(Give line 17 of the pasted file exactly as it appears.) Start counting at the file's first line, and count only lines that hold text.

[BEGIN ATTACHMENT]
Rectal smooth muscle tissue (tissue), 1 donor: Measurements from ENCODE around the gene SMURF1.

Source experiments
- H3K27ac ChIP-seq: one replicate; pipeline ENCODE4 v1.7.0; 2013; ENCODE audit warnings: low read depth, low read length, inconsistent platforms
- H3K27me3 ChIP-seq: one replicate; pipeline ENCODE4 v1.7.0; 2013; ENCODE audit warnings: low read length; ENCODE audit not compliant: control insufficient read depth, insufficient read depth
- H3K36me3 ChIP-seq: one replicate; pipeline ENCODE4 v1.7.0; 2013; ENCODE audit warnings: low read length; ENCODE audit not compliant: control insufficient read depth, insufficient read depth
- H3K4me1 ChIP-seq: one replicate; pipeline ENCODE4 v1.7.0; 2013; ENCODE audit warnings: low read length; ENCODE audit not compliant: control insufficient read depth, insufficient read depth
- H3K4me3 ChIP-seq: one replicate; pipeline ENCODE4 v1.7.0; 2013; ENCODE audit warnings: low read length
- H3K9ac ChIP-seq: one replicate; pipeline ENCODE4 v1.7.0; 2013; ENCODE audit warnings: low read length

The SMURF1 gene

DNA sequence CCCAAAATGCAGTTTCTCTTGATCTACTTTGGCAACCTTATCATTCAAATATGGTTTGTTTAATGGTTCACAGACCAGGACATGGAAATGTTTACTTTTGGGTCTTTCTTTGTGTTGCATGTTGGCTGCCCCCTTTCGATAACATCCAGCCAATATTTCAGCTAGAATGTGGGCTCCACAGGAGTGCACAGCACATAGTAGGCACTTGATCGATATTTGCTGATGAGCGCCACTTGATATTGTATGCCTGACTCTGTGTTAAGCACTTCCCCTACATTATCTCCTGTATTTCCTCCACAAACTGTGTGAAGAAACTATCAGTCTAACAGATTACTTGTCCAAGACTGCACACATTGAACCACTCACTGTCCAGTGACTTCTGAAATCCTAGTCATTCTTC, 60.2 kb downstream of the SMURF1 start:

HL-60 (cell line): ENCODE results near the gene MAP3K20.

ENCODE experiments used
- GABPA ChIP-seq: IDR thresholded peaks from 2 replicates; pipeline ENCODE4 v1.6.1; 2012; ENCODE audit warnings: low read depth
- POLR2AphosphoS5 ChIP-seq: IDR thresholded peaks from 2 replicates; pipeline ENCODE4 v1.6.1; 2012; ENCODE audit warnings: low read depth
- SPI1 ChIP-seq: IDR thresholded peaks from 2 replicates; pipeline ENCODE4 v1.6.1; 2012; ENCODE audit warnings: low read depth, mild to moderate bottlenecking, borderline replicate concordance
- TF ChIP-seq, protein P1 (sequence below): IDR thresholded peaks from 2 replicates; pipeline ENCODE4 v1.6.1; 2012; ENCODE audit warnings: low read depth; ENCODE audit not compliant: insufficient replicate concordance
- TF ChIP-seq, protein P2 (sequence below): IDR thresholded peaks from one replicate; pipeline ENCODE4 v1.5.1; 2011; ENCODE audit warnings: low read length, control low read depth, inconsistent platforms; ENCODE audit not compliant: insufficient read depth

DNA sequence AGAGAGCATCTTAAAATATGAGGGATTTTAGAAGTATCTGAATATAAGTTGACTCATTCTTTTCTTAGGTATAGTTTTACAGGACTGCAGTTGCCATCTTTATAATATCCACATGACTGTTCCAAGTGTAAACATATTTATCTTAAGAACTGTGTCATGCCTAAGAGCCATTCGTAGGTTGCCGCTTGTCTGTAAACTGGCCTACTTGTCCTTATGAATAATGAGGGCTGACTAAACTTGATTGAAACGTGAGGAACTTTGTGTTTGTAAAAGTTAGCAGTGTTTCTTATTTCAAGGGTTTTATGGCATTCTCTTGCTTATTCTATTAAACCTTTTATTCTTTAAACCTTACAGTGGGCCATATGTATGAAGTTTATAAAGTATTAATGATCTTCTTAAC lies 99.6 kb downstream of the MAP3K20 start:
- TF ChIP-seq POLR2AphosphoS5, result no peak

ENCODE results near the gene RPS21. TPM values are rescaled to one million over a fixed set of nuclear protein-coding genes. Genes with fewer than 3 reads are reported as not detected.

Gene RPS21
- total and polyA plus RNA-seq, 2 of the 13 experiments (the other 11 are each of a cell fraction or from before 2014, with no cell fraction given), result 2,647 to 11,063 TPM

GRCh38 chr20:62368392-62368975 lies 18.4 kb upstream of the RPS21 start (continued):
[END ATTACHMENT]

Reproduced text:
- TF ChIP-seq, protein P2 (sequence below): IDR thresholded peaks from one replicate; pipeline ENCODE4 v1.5.1; 2011; ENCODE audit warnings: low read length, control low read depth, inconsistent platforms; ENCODE audit not compliant: insufficient read depth